Haiti had grown increasingly unstable under Moïse, who had been ruling by decree for more than a year and faced violent protests as critics accused him of trying to amass more power while the opposition demanded he step down.

According to Haiti’s constitution, Moïse should be replaced by the president of Haiti’s Supreme Court, but the chief justice died in recent days from COVID-19, leaving open the question of who might rightfully succeed to the office.

Joseph, meanwhile, was supposed to be replaced by Ariel Henry, who had been named prime minister by Moïse a day before the assassination.

Henry told The Associated Press in a brief interview that he is the rightful prime minister, calling it an exceptional and confusing situation. 

In another interview with Radio Zenith, he said there was no fight between him and Interim PM Joseph, saying: ‘I only disagree with the fact that people have taken hasty decisions … when the moment demands a little more serenity and maturity.’

The attack on President Moise unfolded at around 1am on Wednesday, when a group of ‘foreigners’, some of whom spoke English and Spanish, broke into his home in the hills above Port-au-Prince, according to a statement by the French-speaking country’s prime minister. 

In footage purportedly recorded by a witness, someone with an American accent shouts into a megaphone: ‘DEA operation. Everybody stand down. DEA operation. Everybody back up, stand down.’ 

Gunfire then erupts in the video which was uploaded to Instagram by someone who says they were in the Pelerin 5 neighborhood, where the president’s house is located. 

The assailants were pretending to be from the US Drugs Enforcement Agency (DEA) and were ‘mercenaries,’ a government source told The Miami Herald.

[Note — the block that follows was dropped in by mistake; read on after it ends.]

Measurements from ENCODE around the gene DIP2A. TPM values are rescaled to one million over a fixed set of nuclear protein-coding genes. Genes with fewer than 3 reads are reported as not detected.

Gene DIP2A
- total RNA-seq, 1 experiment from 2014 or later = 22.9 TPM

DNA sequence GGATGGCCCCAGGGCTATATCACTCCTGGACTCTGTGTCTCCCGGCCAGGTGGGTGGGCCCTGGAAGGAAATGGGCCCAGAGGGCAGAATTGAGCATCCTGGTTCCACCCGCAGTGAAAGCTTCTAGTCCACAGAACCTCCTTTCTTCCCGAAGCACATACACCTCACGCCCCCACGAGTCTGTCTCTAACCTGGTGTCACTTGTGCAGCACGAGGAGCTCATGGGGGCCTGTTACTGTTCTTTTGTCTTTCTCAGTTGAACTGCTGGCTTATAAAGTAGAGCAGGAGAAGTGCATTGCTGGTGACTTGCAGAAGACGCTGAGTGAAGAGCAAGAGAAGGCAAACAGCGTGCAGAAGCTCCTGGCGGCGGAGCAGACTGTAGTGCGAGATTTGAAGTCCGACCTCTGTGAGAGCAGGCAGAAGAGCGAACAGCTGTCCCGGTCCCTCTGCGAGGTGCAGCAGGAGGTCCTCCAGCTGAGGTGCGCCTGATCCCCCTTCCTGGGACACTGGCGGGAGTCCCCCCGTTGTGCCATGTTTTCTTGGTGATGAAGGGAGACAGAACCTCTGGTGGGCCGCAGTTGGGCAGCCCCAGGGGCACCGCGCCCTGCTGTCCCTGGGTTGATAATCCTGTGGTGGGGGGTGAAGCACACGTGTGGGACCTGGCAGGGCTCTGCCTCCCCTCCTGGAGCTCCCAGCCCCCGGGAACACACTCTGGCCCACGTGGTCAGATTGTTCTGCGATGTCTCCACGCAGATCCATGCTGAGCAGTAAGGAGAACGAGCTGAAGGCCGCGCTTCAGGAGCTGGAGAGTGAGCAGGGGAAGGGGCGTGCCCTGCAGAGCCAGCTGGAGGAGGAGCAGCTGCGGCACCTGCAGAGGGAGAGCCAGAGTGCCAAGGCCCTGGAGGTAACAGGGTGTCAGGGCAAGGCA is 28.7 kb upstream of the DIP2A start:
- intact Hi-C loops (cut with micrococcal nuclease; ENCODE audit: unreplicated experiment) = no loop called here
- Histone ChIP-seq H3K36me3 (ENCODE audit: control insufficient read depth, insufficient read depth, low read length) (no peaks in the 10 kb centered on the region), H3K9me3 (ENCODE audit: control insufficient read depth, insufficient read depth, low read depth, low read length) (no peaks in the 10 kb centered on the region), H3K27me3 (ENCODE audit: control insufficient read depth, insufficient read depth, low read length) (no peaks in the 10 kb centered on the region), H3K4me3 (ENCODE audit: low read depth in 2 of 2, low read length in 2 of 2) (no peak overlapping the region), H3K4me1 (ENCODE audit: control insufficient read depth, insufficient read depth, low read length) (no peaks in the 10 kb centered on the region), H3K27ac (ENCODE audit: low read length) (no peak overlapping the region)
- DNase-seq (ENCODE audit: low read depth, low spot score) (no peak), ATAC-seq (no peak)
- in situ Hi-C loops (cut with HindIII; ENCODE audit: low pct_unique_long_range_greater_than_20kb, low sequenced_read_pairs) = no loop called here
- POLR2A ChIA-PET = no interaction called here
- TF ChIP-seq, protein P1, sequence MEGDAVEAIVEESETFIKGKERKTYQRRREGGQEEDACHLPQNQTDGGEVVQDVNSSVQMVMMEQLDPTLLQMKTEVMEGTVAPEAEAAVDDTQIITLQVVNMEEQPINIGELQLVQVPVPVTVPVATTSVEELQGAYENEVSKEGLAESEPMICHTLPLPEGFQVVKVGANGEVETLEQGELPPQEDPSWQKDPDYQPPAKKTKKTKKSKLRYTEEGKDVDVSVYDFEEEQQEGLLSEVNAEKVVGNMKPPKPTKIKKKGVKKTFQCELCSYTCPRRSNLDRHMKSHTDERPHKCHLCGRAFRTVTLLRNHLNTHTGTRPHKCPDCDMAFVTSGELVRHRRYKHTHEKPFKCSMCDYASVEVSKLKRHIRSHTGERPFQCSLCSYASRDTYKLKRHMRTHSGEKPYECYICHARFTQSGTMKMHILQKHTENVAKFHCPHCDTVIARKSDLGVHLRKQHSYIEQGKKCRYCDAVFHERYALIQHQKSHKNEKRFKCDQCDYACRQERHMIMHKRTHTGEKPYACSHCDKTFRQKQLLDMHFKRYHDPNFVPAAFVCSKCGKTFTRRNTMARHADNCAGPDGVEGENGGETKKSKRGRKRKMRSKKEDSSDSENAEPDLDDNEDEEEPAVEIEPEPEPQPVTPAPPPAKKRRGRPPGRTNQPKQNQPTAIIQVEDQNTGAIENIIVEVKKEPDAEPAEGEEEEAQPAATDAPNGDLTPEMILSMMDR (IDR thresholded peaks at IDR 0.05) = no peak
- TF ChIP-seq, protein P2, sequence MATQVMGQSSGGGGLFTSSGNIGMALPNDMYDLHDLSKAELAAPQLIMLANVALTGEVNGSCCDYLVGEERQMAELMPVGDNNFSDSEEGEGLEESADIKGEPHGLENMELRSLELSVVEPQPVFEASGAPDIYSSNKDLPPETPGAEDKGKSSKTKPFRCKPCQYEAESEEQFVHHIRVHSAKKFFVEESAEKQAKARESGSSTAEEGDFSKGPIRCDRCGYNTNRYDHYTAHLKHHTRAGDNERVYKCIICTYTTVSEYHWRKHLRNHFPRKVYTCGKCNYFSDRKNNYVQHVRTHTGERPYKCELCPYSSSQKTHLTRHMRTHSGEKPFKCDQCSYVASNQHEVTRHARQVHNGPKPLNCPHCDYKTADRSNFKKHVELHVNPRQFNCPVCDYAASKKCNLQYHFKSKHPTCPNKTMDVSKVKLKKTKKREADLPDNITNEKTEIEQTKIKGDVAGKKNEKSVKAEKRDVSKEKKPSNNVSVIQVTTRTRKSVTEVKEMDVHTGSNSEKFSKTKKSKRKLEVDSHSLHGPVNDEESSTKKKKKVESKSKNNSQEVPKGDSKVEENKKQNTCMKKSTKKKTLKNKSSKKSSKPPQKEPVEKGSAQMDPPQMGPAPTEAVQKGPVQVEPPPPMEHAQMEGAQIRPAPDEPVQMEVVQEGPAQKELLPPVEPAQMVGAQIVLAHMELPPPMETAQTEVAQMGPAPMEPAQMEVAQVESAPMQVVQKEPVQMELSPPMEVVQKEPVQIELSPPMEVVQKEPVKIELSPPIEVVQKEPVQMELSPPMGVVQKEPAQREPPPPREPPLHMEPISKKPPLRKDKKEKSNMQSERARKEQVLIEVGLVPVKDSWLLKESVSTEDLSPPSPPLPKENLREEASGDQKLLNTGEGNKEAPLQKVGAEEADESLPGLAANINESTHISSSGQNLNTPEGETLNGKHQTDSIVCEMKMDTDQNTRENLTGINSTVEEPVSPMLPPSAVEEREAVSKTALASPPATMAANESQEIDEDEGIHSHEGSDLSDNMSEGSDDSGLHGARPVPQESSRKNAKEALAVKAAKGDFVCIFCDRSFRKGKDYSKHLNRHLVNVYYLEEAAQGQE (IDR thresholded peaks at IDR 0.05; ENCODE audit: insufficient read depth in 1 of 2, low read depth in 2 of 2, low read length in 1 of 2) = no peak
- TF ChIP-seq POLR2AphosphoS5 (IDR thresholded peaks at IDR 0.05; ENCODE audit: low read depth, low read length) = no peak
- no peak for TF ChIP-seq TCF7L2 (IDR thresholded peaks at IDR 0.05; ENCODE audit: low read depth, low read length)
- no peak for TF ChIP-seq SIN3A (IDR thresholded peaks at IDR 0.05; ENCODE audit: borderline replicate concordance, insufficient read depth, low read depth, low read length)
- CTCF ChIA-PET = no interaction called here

Officials in both Haiti and the US have dismissed any notion that the killers were actual DEA agents. US State Department spokesperson Ned Price said those claims were ‘absolutely false.’

‘I believe they are fake DEA agents,’ Haitian ambassador Edmond agreed in remarks to reporters, calling the assassins ‘mercenaries’ and ‘well-trained killers.’

Mr Moise had been accused of turning Haiti into a dictatorship, refusing to relinquish the presidency after his term ended earlier this year, using armed thugs to spread fear and trying to change the constitution to consolidate power – including installing an intelligence agency that answered directly to him. 

He was killed a day after he nominated Ariel Henry, a neurosurgeon, as the new prime minister. Mr Henry, the eighth PM in the last four years, was due to take over later this week from Mr Joseph, who had been named as interim in April.   

Residents last night reported hearing high-powered rounds and saw men dressed in black sprinting through the neighborhood. There were also claims of a grenade going off and drones being deployed. 

Further videos purportedly taken by a neighbour show men with rifles arriving outside the president’s house. It is not clear whether they are from the country’s security forces or if they are the assassins.

PM Joseph, who earlier said he had taken charge of the country, declared a ‘state of siege’ on Wednesday which grants him additional powers.

‘I have just chaired an extraordinary council of ministers meeting and we have decided to declare a state of siege throughout the country,’ the prime minister said.

He said that the police and armed forces were taking ‘all measures to guarantee the continuity of the State and protect the Nation.’

Congresswoman Frederica Wilson, a Democrat from South Florida, released a statement that read in part: ‘I was shocked by the news about the assassination of Haiti’s president Jovenel Moïse and to learn that his wife, Martine, also was shot during the attack. My thoughts are with the people of Haiti and I pray that this will not lead to more havoc in an already extremely troubled nation.’